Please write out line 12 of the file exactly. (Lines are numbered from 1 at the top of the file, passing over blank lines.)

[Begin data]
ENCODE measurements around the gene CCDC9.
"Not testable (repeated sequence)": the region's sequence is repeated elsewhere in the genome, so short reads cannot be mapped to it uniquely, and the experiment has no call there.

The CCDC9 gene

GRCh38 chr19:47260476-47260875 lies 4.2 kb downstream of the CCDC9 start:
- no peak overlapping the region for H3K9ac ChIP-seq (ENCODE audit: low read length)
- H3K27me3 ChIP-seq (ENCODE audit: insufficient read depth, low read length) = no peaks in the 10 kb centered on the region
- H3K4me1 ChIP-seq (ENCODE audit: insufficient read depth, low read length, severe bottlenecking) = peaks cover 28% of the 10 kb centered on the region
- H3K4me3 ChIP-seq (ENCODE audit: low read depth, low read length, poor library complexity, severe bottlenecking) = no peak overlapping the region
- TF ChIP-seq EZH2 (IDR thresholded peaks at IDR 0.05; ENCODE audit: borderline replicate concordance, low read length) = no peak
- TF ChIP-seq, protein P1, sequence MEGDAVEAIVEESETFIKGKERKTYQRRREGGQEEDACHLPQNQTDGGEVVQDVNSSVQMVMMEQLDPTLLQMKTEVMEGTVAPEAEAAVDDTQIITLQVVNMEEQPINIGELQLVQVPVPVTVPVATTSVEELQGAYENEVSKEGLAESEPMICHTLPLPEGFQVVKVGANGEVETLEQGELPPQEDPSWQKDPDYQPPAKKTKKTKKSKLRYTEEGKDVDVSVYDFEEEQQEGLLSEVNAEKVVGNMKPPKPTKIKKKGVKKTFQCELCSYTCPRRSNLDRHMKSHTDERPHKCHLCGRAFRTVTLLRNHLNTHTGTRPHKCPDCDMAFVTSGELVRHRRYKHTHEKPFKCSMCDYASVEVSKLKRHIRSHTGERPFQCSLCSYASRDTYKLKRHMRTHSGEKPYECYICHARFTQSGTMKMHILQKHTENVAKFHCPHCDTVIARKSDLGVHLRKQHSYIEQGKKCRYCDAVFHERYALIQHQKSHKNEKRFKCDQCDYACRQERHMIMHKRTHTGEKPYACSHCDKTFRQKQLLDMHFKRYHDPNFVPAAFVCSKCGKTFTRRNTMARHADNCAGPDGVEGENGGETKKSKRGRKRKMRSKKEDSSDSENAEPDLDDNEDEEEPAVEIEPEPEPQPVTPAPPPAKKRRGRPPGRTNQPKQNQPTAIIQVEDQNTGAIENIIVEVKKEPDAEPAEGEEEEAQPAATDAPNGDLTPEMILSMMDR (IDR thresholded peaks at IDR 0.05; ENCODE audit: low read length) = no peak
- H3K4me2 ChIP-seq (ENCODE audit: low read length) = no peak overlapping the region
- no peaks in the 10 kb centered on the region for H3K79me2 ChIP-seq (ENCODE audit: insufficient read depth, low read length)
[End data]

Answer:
- no peaks in the 10 kb centered on the region for H3K79me2 ChIP-seq (ENCODE audit: insufficient read depth, low read length)